Worry, Worry, Super Scurry

I haven’t been worrying, but I’ve been thinking a lot about worry. 

A few weeks ago, something happened in the world, I don’t remember exactly what it was, but it was terrible.  Someone posted about it on Facebook, and someone else responded “Oh jeez, now we have to worry about this!”

And I thought “No. We don’t.We don’t have to. I certainly don’t have to.

Then the other night someone said in conversation “I asked the doctor if I should worry yet, and she said no.”
And I said “Shouldn’t the doctor
always say no to that question?” 

Imagine if the doctor said “Yes, now is the time to worry. We want to tackle this thing head on, so our course of action will be surgery, radiation and lots of worrying. Worry as soon as you wake up for 30 minutes, and then 10 minutes every two hours for the rest of the day.  Let me write you a prescription for some Worry-Like-Hell.  If you find it’s not helping, just double up the dosage.”

“Ummm, okay Doc.”

Last week, I went for some diagnostic tests. Afterwards I was on the phone with a dear friend who called to ask how it had gone. I told her I have to go for a biopsy. She immediately sprung into action.   ‘Do you like your doctor? Are you comfortable with your level of care? Do you need a breast specialist? My mother’s oncologist was…’      

She was coming from a place of love.  We have a long history that hangs in the background of every conversation we ever have.  We’ve known each other forever.  She knew and loved my father, who was only 38 when he was diagnosed with cancer. And I adored her mother, who was also taken way too soon. I answered her questions, I listened.

When she finished I asked her how her son, who was traveling, was doing.  ‘So, how’s Matt doing?’

‘Are you trying to shut down the conversation?’ she asked in a very sisterly way.

‘No I’m not shutting it down. I just know it’s not time for this conversation yet. When it’s time, then we can have it.’

Maybe she thought I should be worrying. I guess worrying is the expected reaction.

Years ago if I had an impending biopsy, I would have been a nervous wreck. I would most certainly have not been able to write about it like this. I would have been having panic attacks on the daily, just thinking about the possibilities.

I could do that now, if I let my monkey mind go wild.  And that monkey is a drama queen, believe me. He throws things at me in my quiet moments. He conjures up the most ridiculous scenarios.  It’s not that the worry doesn’t try to creep in.  It does, but I choose to shut that monkey down. I don’t indulge him any more. I breathe deeply, and I shut him down. I breathe deeply, and I take control of my own mind.

If we let the monkey go wild, we can make worry a full-time hobby. I know a lot of people who do. They fret all day about what might happen or what they should’ve done . They carry on long dramatic conversations,  based on non-reality.  They let their imaginations get the best of them,  indulge fantasies of doom and gloom, and include everyone around them in those fantasies.

Some people glorify worry like they glorify being overworked and overbooked. They use it as a reason for their actions and an excuse for their non-action.  But the fact is, worry is a choice. It is not beyond your control.  (Just to be clear, I’m talking about worry. Not panic or anxiety disorders.)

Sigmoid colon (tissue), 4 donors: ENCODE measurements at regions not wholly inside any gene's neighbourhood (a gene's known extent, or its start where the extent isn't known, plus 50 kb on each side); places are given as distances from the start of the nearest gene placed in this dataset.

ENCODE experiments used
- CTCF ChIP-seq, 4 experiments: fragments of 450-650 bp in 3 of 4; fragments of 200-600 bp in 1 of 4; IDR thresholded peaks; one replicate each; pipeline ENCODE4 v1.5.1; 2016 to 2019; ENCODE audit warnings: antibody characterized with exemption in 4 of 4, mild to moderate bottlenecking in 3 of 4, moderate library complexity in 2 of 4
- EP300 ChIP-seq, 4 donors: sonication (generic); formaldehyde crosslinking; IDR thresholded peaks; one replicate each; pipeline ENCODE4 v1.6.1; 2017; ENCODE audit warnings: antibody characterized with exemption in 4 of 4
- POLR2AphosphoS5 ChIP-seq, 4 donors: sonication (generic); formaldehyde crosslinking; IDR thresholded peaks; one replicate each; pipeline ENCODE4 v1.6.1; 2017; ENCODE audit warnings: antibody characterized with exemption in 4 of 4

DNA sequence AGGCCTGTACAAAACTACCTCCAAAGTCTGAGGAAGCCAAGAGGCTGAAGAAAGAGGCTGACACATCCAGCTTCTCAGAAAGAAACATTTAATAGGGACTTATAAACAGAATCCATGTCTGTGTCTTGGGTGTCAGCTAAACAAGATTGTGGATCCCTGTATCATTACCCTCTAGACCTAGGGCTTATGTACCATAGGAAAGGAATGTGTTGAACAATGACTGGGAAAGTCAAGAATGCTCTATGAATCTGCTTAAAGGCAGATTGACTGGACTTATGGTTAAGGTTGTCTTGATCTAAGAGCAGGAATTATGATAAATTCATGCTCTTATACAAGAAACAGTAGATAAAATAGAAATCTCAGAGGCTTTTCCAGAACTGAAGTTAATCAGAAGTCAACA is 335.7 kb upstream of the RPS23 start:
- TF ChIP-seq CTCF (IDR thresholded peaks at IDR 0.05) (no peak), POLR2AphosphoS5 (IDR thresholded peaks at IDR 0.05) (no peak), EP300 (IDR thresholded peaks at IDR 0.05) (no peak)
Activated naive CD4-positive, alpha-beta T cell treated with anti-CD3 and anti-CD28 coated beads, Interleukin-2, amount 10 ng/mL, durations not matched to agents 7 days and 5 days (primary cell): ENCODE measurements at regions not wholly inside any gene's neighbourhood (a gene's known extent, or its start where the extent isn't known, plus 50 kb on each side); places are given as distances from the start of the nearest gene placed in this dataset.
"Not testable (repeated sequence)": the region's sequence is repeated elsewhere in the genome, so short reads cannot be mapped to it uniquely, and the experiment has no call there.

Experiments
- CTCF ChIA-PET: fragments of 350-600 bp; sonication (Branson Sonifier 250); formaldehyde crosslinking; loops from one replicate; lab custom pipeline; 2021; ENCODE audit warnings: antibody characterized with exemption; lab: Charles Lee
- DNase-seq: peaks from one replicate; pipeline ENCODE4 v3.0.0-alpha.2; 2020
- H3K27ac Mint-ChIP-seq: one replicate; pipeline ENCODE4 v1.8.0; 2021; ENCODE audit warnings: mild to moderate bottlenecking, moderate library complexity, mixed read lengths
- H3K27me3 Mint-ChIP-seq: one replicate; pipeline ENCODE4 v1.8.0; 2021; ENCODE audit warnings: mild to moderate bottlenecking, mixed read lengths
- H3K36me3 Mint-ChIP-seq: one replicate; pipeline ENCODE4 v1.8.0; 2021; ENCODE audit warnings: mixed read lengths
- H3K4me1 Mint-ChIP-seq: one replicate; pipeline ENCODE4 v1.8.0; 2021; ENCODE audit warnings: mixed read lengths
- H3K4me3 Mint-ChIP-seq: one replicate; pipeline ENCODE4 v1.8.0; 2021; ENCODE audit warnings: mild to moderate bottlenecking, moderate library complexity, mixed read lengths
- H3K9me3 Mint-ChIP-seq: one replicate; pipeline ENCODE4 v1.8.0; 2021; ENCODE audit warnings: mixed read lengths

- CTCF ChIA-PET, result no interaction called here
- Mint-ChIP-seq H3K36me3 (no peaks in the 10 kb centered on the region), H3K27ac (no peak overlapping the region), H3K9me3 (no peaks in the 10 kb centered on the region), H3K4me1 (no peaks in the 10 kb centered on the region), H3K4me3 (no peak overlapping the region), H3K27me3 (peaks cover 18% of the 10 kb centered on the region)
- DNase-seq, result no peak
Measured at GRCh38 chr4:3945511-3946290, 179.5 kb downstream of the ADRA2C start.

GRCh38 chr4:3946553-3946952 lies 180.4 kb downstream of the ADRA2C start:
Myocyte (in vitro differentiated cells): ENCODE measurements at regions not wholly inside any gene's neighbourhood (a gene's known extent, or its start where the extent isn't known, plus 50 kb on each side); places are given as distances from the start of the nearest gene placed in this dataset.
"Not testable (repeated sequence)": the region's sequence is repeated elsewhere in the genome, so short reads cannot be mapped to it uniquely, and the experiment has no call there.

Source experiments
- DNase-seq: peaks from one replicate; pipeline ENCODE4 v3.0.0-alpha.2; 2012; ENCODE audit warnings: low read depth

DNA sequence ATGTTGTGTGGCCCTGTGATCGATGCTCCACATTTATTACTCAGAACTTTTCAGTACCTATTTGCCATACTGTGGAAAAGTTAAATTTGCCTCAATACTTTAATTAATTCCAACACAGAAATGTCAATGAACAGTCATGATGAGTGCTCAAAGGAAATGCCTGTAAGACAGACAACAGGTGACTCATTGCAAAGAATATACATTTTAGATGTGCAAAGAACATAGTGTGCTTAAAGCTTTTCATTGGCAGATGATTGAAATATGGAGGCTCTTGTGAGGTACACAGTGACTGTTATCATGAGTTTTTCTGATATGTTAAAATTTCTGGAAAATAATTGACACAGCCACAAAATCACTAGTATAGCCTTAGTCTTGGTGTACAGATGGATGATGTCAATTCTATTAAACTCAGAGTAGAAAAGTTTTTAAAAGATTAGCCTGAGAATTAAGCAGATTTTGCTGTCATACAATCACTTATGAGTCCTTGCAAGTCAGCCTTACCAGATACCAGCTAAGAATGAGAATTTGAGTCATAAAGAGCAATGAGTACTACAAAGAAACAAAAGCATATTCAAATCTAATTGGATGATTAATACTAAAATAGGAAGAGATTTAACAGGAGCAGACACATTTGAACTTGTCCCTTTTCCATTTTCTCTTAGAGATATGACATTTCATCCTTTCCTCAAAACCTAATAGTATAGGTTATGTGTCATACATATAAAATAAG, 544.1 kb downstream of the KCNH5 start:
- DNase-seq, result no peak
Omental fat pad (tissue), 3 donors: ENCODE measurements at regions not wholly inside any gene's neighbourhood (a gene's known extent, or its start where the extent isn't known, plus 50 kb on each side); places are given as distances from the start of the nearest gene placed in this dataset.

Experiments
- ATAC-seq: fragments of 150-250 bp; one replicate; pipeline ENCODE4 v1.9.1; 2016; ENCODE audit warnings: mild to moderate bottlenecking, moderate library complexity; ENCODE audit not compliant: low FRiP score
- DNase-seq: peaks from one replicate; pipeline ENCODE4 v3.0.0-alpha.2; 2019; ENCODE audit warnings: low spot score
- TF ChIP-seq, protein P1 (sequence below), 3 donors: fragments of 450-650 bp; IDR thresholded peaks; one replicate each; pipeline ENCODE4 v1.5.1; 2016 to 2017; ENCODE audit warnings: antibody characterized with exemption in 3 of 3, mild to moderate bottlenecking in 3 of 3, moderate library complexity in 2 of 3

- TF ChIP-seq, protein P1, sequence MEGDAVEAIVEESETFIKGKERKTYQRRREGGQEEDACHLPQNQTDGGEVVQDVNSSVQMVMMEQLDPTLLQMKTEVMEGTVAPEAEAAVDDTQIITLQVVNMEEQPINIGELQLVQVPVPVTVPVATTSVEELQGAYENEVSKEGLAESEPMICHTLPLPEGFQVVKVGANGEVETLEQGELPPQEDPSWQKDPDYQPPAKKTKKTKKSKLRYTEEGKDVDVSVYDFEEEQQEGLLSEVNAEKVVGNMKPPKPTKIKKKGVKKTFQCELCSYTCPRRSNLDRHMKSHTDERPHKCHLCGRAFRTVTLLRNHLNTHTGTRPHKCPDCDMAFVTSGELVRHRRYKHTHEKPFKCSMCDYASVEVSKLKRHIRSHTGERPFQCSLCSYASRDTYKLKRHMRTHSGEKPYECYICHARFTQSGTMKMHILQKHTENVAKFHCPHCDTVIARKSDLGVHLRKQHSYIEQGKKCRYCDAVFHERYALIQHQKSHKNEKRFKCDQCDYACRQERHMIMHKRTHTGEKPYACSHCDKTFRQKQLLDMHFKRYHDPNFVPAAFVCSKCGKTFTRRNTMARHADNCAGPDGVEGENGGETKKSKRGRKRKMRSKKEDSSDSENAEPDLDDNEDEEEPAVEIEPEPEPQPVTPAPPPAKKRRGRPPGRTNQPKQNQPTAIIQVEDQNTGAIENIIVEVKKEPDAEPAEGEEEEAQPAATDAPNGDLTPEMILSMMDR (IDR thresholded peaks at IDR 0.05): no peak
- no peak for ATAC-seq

The definition of worry is “to torment oneself with or suffer from disturbing thoughts ;fret”. It comes  from the Old English word wyrgan which means to strangle.   When you worry, you strangle yourself with tormenting thoughts.   Strangling means cutting off the breath. So worry is actually a bunch of tormenting thoughts that cut off your breath.

It all comes back to the breath.  That is the reason I haven’t had a panic attack. Because of my breathing practice I am less stressed, less worried, less strangled.   Learning to control my thoughts and my breath in calm situations has allowed me to continue the practice in stressful situations.
So, start breathing, and stop worrying.
That’s it. Just stop worrying.  You can do it, with practice. You can train yourself not to worry.

Sit with your breath and focus.  When you try to sit, other things will happen.  A horn honks outside. Go back to your breath. The dog starts barking. Go back to your breath.  The phone rings. Go back to your breath.  You start thinking about groceries.  Go back to your breath.   Your brain replays a past argument. Go back to your breath.

Then get up and go live your life. When you get aggravated, you go back to your breath. When you get angry, you go back to your breath. When you start to worry, you go back to breath.

Worry is a choice. You never have to worry.  You do have to think about things, and figure out whether or not they are within your control.  If they are, then take action, and hope for the best.

If the situation is not within your control, you don’t have to think of it again. Ever. You just don’t. So don’t. Take control of your breath and take responsibility for your thoughts.

I don’t have to think about the biopsy until the day I get the results. It’s very simple. I took the test and now I wait. Either it is or it isn’t. That’s all. All other thoughts are unnecessary right now. All other conversations, inconsequential.

All of the worrying in the world will not change a single thing, except for how much I enjoy this moment. 

And this feels like a pretty good moment.

 

 

4 comments

  1. This is such an important lesson, and one I’m always trying to re-teach myself. Because why the hell should I worry about that which I can’t control, or that which might not (probably won’t) even happen. I’m always so much happier when I can successfully shut down that type of thinking.

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